Students Respond to Rolling Stone Article Journalism Review
Students are reacting to Columbia School of Journalism's review of the Rolling Stone article that focused on an alleged sexual assault at the University of Virginia.
CHARLOTTESVILLE, Va. (WVIR) -
People are reacting to Columbia School of Journalism's review of the Rolling Stone magazine article that focused on an alleged sexual assault at the University of Virginia. In the review, Columbia found what they call "a failure that was avoidable."Rolling Stone magazine retracted the November article about the alleged gang rape of a woman called "Jackie" and apologized. The review of the journalism behind the story found Rolling Stone writers and editors failed to reach out to other sources to verify the story. The deans found the article a failure of reporting, editing, editorial supervision and fact checking.
The article claims Jackie met up with three friends near the Phi Kappa Psi house after being brutally gang raped. The Columbia investigation reveals that author Sabrina Rubin Erdely never reached out to those friends to verify this part of the story.
One of those people mentioned in the story - who wasn't contacted - is UVA student Ryan Duffin who was a friend of Jackie's. Erdely says she asked Jackie about talking to Duffin, and Jackie told her he refused because he was worried about tarnishing the Greek system's reputation. He says this conversation never happened.
“The fact that I'm in a fraternity would by no means prevented me from talking to Rolling Stone. I really wish that they had reached out to me from the get-go because if they had reached out to me they would've had a much better article that would have been subject to this scrutiny because all of the discrepancies would've been taken care of before the article was published," he said.
Ryan says it's unfortunate that so much fell through the cracks at Rolling Stone because sexual assault is still an important issue at UVA that needs to be covered with honesty.
Neglecting to reach out to Ryan is one of the many reasons the Columbia Journalism Review is calling the article an avoidable failure in journalism.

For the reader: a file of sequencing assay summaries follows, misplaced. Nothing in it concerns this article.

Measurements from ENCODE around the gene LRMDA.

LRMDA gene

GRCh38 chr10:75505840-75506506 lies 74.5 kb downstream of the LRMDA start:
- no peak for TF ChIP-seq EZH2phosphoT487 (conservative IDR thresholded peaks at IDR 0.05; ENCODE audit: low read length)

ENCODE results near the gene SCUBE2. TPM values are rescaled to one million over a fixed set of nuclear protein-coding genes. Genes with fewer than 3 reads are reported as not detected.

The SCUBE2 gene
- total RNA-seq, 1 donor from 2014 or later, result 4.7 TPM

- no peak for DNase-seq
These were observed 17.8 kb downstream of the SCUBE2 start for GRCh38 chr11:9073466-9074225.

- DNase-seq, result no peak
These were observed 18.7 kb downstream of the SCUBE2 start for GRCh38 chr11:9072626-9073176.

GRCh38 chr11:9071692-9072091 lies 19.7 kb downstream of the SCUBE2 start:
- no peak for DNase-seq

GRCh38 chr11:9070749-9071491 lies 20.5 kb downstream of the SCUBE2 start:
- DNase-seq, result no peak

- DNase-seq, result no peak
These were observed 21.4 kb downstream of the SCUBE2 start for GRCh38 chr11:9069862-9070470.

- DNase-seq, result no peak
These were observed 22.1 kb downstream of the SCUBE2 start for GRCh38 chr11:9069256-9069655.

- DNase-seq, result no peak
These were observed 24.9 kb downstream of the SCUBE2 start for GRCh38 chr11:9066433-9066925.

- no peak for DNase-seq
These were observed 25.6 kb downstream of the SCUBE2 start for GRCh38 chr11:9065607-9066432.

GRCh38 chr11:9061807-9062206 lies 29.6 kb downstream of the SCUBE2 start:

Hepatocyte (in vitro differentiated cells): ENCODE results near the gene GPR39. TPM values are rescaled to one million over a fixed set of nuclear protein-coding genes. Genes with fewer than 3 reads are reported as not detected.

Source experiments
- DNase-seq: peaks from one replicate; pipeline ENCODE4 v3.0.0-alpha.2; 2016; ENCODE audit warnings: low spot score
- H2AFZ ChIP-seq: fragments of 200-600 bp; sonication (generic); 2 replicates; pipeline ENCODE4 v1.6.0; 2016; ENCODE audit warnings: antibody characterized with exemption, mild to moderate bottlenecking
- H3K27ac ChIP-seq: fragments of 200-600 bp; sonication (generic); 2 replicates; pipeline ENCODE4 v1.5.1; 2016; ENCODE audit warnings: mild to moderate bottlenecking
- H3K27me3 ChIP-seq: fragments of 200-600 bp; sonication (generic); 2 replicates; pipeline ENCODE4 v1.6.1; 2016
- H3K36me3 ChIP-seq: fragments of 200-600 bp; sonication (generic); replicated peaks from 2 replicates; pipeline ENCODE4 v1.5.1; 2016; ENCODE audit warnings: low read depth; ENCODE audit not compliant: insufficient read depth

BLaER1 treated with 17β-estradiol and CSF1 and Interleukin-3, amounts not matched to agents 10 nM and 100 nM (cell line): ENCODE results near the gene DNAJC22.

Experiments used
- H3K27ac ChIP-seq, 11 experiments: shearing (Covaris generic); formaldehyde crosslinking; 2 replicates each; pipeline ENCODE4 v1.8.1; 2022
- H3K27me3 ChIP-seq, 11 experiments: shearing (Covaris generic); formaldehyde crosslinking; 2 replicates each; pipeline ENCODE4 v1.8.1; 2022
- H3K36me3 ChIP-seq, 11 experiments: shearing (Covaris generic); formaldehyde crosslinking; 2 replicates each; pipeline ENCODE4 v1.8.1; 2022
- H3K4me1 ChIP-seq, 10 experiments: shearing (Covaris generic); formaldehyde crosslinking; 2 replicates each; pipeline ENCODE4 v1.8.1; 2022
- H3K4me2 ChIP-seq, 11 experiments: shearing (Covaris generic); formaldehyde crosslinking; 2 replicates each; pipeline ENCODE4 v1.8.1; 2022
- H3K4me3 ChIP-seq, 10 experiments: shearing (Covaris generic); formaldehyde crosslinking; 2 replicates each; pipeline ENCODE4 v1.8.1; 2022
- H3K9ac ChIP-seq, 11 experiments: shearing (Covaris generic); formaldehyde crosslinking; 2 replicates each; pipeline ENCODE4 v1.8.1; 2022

The Columbia review says "the magazine's failure may have spread the idea that many women invent rape allegations." One woman who was quoted in the original Rolling Stone article says she is still frustrated, because she feels the damage and hurt felt in the university community could have been prevented. Alex Pinkleton says Erdely and Rolling Stone still need to take more accountability. She feels they need to go further than saying relying on "Jackie" was a mistake, saying it was their responsibility to verify the story before publishing it.
"I almost feel like they're taking the criticism and saying 'ok we'll do better next time.' Well, I think the public - and especially the UVA community - would like to see tangibly how are you going to avoid these mistakes in the future because you really did cause a lot of pain to our community,” she stated.
Pinkleton feels Erdely had a preconceived notion for the story before listening to what Pinkleton and others had to say. She worries people will doubt future survivors because of the discrepancies in Jackie's story.
"I'm not sure what really happened, but it's clear that protecting a survivor doesn't mean not verifying the story," Pinkleton said.
UVA's student body president Abraham Axler says he feels the article damaged the reputations of UVA faculty, administration, and the fraternity where the alleged gang rape happened but he says the university can overcome what's happened.
“I think for our community to heal broadly, the University of Virginia has to become a national leader on sexual misconduct prevention both at the policy level and at the programmatic level,” he stated.
The president of the UVA's Phi Kappa Psi fraternity says they are still reviewing the report.
Some students who report for WUVA media are especially disappointed, because they look up to professional journalists. They say they're also upset that Erdely seems to reference expressions and songs about rape in the article that they have never heard.
"I've never heard the phrase ‘UVrApe,' and I've never heard the lyrics to the ‘Rugby Road Song.' Even if you take ‘Jackie' out of this account, Sabrina Erdely still misrepresented UVA and its students. As a journalist, she has a responsibility to get big news right. Not just because of the immediate story at hand, but because her coverage shaped the conversation that followed and I think she got it wrong," said UVA student journalist Catherine Valentine.
Valentine says this investigation also spotlights the importance of ethics when reporting on tough topics like rape. She says even if Erdely was trying not to re-traumatize a survivor by pushing too hard, the reporter still harmed Jackie and survivors everywhere by damaging their credibility.